Newspaper article Pittsburgh Post-Gazette (Pittsburgh, PA)

Alongside Obama, 'Bush 43' Steals the White House Show

Newspaper article Pittsburgh Post-Gazette (Pittsburgh, PA)

Alongside Obama, 'Bush 43' Steals the White House Show

Article excerpt

WASHINGTON -- It's Barack Obama's house now, but his predecessor and political foil, George W. Bush, stole the show Thursday at the White House with his wisecracks and grin.

"Thank you so much for inviting our rowdy friends to my hanging," the former president said, referring to members of his family and former staff, invited back to the executive mansion for the unveiling of his and Laura Bush's official portraits. "Behave yourselves," he jokingly admonished his crowd.

Mr. Bush told the current president that he was pleased to know "that when you are wandering these halls as you wrestle with tough decisions, you will now be able to gaze at this portrait and ask, 'What would George do?' "

Free from the stress of the presidency and after three years spent largely out of the spotlight, a relaxed and jovial Mr. Bush came back with his father, former President George H.W. Bush, for a rare gathering of three commanders-in-chief. Former first lady Barbara Bush was there, too, as were George W. and Laura's daughters, Jenna and Barbara.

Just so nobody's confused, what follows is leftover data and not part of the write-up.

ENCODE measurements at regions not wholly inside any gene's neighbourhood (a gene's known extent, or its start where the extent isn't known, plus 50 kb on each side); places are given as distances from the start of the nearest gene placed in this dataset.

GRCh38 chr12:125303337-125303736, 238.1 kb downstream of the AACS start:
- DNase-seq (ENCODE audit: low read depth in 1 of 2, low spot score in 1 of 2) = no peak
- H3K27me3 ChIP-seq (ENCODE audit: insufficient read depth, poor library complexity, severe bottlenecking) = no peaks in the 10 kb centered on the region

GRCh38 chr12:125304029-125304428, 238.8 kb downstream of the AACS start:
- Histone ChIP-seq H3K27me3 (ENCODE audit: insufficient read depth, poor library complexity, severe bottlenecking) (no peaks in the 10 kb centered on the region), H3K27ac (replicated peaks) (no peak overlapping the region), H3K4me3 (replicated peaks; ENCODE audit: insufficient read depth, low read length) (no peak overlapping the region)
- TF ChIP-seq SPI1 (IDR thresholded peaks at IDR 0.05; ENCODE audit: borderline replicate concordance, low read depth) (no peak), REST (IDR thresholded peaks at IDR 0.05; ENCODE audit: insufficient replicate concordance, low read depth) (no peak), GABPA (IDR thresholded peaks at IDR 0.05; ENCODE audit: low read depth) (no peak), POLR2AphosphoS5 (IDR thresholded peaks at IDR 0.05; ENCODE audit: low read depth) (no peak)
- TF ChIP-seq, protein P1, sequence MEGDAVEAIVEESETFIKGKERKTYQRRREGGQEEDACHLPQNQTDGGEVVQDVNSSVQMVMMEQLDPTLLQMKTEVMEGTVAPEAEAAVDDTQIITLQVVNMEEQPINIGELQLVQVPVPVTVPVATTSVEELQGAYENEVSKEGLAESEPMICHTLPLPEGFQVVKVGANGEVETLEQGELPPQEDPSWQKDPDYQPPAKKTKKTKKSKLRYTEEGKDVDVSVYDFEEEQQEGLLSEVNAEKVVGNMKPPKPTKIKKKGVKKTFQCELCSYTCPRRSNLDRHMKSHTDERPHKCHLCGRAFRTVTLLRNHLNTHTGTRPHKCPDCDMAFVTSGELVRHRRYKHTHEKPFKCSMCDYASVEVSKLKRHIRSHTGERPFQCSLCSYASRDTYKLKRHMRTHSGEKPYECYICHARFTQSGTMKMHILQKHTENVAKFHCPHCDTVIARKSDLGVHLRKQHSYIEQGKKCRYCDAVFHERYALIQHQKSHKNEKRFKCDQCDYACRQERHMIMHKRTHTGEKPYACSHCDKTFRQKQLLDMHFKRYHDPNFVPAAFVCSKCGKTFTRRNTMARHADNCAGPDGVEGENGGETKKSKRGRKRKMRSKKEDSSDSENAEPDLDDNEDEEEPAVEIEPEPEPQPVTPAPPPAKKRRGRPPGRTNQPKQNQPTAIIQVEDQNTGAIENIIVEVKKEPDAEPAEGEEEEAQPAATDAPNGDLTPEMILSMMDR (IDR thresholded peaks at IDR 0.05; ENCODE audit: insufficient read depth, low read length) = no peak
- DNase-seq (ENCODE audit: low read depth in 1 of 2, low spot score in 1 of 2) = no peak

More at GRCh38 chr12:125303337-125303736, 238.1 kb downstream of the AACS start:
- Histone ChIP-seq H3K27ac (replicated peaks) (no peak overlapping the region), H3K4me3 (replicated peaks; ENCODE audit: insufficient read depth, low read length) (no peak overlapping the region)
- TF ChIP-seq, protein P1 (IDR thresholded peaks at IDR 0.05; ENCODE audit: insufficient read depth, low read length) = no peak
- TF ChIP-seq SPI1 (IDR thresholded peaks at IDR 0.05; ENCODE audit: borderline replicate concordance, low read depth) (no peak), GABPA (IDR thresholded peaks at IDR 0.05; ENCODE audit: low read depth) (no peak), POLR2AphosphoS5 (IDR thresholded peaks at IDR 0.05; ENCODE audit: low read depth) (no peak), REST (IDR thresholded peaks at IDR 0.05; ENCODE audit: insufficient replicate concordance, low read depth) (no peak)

While Mr. Bush, Mr. Obama and their wives spoke about the warmth between their families, there was little of that on display between the two presidents. They traded handshakes but no hugs. "We may have our differences politically, but the presidency transcends those differences," Mr. Obama said.

That the Obama-Bush relationship is cordial but not close is hardly a surprise. Mr. Obama is still bad-mouthing Mr. Bush's time in office, blaming him for the economic crisis, the soaring federal debt and the unfinished wars the Democrat inherited from his Republican predecessor. And amidst an election season, Mr. Obama is trying to lump the economic policies of his current Republican rival, Mitt Romney, with those of Mr. Bush.

Standing side by side in the grand, chandeliered East Room, Mr. Obama was mostly formal and subdued, while Mr. Bush was lighthearted and engaging, relishing warm greetings from veterans of his two terms in office. …

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